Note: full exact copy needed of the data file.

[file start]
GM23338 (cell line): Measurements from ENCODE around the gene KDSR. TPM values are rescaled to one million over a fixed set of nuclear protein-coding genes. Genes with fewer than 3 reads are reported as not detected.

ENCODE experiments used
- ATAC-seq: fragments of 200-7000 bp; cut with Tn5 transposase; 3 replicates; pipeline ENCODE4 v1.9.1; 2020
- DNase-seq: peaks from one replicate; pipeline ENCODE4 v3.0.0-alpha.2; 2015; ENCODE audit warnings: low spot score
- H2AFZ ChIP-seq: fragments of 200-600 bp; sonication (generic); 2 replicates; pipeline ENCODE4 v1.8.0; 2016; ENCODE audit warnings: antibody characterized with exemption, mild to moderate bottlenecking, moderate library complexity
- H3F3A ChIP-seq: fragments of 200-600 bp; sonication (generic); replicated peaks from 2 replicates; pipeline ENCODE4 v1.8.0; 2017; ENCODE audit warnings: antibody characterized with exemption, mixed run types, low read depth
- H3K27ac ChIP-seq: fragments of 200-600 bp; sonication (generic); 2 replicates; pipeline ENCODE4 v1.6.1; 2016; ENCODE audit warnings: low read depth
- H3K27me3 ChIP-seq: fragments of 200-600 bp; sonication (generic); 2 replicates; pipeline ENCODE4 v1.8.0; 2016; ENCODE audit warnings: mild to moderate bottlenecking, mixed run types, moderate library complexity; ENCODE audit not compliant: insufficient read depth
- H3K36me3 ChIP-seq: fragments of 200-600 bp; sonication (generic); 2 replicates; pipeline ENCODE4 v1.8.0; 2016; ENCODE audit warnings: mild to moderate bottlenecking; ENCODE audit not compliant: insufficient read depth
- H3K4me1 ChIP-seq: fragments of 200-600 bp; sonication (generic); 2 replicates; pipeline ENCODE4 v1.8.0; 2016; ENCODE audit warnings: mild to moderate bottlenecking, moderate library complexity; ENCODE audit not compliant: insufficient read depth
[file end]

GM23338 (cell line): Measurements from ENCODE around the gene KDSR. TPM values are rescaled to one million over a fixed set of nuclear protein-coding genes. Genes with fewer than 3 reads are reported as not detected.

ENCODE experiments used
- ATAC-seq: fragments of 200-7000 bp; cut with Tn5 transposase; 3 replicates; pipeline ENCODE4 v1.9.1; 2020
- DNase-seq: peaks from one replicate; pipeline ENCODE4 v3.0.0-alpha.2; 2015; ENCODE audit warnings: low spot score
- H2AFZ ChIP-seq: fragments of 200-600 bp; sonication (generic); 2 replicates; pipeline ENCODE4 v1.8.0; 2016; ENCODE audit warnings: antibody characterized with exemption, mild to moderate bottlenecking, moderate library complexity
- H3F3A ChIP-seq: fragments of 200-600 bp; sonication (generic); replicated peaks from 2 replicates; pipeline ENCODE4 v1.8.0; 2017; ENCODE audit warnings: antibody characterized with exemption, mixed run types, low read depth
- H3K27ac ChIP-seq: fragments of 200-600 bp; sonication (generic); 2 replicates; pipeline ENCODE4 v1.6.1; 2016; ENCODE audit warnings: low read depth
- H3K27me3 ChIP-seq: fragments of 200-600 bp; sonication (generic); 2 replicates; pipeline ENCODE4 v1.8.0; 2016; ENCODE audit warnings: mild to moderate bottlenecking, mixed run types, moderate library complexity; ENCODE audit not compliant: insufficient read depth
- H3K36me3 ChIP-seq: fragments of 200-600 bp; sonication (generic); 2 replicates; pipeline ENCODE4 v1.8.0; 2016; ENCODE audit warnings: mild to moderate bottlenecking; ENCODE audit not compliant: insufficient read depth
- H3K4me1 ChIP-seq: fragments of 200-600 bp; sonication (generic); 2 replicates; pipeline ENCODE4 v1.8.0; 2016; ENCODE audit warnings: mild to moderate bottlenecking, moderate library complexity; ENCODE audit not compliant: insufficient read depth